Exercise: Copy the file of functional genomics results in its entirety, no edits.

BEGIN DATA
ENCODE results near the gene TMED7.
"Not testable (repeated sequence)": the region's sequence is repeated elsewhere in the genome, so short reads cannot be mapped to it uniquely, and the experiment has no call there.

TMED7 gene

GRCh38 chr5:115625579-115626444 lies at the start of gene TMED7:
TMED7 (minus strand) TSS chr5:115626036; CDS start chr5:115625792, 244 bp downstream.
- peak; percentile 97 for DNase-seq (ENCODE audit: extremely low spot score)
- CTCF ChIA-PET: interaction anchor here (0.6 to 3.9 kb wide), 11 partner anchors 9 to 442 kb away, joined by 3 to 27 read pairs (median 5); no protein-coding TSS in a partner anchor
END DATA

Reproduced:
ENCODE results near the gene TMED7.
"Not testable (repeated sequence)": the region's sequence is repeated elsewhere in the genome, so short reads cannot be mapped to it uniquely, and the experiment has no call there.

TMED7 gene

GRCh38 chr5:115625579-115626444 lies at the start of gene TMED7:
TMED7 (minus strand) TSS chr5:115626036; CDS start chr5:115625792, 244 bp downstream.
- peak; percentile 97 for DNase-seq (ENCODE audit: extremely low spot score)
- CTCF ChIA-PET: interaction anchor here (0.6 to 3.9 kb wide), 11 partner anchors 9 to 442 kb away, joined by 3 to 27 read pairs (median 5); no protein-coding TSS in a partner anchor